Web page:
FIG. 11 shows how the customer collects digital content and assembles a digital reward. Once the customer has bought a cereal box with initial content (step 111) as described above, he then uploads the content from its memory tag to his computing apparatus (PC, PDA, cellular telephone or other suitable apparatus) (step 112) as shown in FIG. 8 (phase C). As for the other embodiments described, a reward assembly application (RAA) now runs (step 113)—advantageously, this is provided with the initial content loaded on to the memory tag of the first-purchased cereal box. The rest of the digital content provided on the memory tag consists of a part of the digital content for assembly of the digital reward (this may be a substantive part of the content for assembly into the digital reward, or simply digital content which allows the process of assembling the digital reward on the consumer's computing apparatus to continue, such as a reference which enables a next part of the digital content to be collected, as will be discussed further below) and content relating to the stage of digital reward collection. In this specific example, both are provided—a part of the digital reward content, and a reference to obtain the next digital content. This reference is not revealed directly to the customer. To obtain the reference, the customer must successfully complete a game provided to the customer when the RAA has run (step 114)—this game is provided is the content relating to the stage of digital reward collection. When the customer has completed the game (step 115), the RAA runs and determines whether the set of digital content obtained is complete and therefore contains all the parts necessary for assembly of the digital reward. If not, the RAA obtains the reference provided to obtain the next digital reward content (step 117) and the customer purchases a further cereal box and obtains the next digital content (step 118) by providing the retailer with the reference revealed by game completion as previously described with reference to FIGS. 9B and 10. If the set of digital content is complete, on completion of the final game (it may be expected that collection of digital content requires completion of a set of games of progressively greater difficulty) the RAA is enabled to assemble the digital reward from the digital content parts (step 119). In this case, as for the second embodiment, the digital reward is a key which can be used to obtain a reward from an indicated address (step 120)—whereas this address may be a URL as in the second embodiment, in the present case the preferable solution may simply be an address usable by the retailer to identify that the reward should be physically provided or otherwise credited to the customer.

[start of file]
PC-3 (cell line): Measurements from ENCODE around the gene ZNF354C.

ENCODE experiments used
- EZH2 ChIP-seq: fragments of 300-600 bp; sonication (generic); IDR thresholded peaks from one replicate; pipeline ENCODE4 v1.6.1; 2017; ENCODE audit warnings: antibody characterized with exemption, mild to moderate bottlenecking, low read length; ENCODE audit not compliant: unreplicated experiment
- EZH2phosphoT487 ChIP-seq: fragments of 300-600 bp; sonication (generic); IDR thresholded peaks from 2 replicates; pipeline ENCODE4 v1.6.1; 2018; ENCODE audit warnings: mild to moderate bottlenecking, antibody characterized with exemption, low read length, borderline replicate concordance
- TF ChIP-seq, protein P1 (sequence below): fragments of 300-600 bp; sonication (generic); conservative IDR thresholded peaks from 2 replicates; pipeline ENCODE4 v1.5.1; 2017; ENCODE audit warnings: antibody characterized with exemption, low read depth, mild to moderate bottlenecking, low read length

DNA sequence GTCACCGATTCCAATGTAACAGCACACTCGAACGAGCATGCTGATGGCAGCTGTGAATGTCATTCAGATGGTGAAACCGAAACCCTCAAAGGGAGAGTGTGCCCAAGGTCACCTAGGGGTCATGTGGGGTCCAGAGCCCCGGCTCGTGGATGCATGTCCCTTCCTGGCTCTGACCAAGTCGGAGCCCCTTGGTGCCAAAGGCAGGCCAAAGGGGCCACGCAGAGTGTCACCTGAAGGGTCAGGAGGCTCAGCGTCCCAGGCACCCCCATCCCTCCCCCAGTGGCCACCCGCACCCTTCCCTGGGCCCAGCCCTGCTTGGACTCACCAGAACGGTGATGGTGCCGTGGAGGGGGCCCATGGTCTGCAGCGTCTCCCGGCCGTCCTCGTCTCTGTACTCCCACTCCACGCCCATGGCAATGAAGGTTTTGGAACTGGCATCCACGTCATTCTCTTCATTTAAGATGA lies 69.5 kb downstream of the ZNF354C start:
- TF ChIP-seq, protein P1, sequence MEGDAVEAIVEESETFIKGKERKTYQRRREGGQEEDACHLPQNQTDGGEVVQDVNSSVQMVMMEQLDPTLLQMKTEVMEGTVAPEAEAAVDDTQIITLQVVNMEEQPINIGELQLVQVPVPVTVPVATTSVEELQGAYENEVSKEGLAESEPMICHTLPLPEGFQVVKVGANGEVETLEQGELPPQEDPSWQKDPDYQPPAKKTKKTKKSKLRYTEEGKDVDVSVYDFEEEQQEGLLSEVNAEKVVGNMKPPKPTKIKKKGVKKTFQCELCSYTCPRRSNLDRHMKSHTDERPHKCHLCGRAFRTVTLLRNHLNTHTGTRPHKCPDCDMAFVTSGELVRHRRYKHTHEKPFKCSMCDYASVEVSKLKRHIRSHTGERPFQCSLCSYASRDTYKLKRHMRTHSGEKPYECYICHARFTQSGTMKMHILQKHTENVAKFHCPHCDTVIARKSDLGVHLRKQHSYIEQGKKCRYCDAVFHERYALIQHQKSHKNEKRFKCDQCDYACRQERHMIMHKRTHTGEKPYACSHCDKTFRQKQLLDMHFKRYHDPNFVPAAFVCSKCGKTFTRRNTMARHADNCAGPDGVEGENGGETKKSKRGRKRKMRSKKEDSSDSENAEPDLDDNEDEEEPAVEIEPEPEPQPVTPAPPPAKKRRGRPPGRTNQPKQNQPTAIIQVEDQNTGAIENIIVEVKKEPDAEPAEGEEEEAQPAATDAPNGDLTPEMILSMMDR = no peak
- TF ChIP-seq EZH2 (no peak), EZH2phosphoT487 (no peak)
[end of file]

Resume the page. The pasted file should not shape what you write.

It should be noted generally that where a digital reward is referred to in connection with embodiments of this invention, such a digital reward may be direct (of value in itself, such as digital media content) or indirect (of value only in what it can provide, such as an encryption key). Digital content parts are here considered as parts of a full set of digital content, all of which is needed for the digital reward to be provided.
Variants to this process are available within the scope of the claimed invention. In one such variant, only the final memory tag is provided with digital content actually forming the reward (this approach may be acceptable in this embodiment as dispensing of the content is under the retailer's direct control) and only the references to enable retrieval of the next digital content in the set is stored on individual tags. This has the advantage of relieving some burden on the storage requirements of the memory tag (as it is no longer necessary to provide substantive reward content and game content together) with the possible exception of the final game—this could be addressed by providing the final game in parts with memory tags of earlier bought cereal boxes, and assembling the final game and playing it before access to the digital reward is enabled.